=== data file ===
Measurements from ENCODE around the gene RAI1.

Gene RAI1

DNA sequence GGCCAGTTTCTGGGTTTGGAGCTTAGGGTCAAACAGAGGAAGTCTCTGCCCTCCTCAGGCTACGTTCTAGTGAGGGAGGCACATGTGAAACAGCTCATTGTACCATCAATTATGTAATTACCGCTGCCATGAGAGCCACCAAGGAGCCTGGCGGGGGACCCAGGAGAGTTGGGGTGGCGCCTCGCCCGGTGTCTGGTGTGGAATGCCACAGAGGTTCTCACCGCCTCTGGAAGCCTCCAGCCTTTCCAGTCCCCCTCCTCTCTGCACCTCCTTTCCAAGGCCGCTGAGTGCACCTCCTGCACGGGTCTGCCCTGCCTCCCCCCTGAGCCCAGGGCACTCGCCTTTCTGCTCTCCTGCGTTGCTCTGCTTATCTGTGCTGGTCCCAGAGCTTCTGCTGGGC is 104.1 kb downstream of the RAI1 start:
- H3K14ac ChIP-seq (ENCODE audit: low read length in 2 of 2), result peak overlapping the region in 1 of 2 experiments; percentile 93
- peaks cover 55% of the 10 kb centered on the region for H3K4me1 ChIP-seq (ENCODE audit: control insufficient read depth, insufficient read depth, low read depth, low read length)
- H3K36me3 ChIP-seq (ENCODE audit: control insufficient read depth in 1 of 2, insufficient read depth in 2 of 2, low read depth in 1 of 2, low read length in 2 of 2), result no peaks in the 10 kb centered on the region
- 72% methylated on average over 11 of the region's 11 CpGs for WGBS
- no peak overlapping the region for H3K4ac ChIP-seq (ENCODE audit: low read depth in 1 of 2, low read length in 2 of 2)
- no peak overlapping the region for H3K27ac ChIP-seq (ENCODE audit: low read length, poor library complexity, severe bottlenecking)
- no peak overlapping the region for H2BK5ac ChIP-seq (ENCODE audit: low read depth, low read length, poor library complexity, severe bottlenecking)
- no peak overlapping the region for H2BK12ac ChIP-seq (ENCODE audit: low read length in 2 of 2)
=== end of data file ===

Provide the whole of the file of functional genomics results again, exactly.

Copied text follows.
Measurements from ENCODE around the gene RAI1.

Gene RAI1

DNA sequence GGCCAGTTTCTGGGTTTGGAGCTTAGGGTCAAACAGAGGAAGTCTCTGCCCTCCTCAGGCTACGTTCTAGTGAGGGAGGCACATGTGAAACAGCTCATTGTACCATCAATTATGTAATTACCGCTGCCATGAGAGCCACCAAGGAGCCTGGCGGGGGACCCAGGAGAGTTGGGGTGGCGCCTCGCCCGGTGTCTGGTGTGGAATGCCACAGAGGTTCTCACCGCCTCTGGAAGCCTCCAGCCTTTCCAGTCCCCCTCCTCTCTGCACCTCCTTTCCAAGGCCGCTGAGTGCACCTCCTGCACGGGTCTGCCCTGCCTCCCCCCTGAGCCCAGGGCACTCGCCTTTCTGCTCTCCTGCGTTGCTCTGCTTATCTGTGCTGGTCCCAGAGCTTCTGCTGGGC is 104.1 kb downstream of the RAI1 start:
- H3K14ac ChIP-seq (ENCODE audit: low read length in 2 of 2), result peak overlapping the region in 1 of 2 experiments; percentile 93
- peaks cover 55% of the 10 kb centered on the region for H3K4me1 ChIP-seq (ENCODE audit: control insufficient read depth, insufficient read depth, low read depth, low read length)
- H3K36me3 ChIP-seq (ENCODE audit: control insufficient read depth in 1 of 2, insufficient read depth in 2 of 2, low read depth in 1 of 2, low read length in 2 of 2), result no peaks in the 10 kb centered on the region
- 72% methylated on average over 11 of the region's 11 CpGs for WGBS
- no peak overlapping the region for H3K4ac ChIP-seq (ENCODE audit: low read depth in 1 of 2, low read length in 2 of 2)
- no peak overlapping the region for H3K27ac ChIP-seq (ENCODE audit: low read length, poor library complexity, severe bottlenecking)
- no peak overlapping the region for H2BK5ac ChIP-seq (ENCODE audit: low read depth, low read length, poor library complexity, severe bottlenecking)
- no peak overlapping the region for H2BK12ac ChIP-seq (ENCODE audit: low read length in 2 of 2)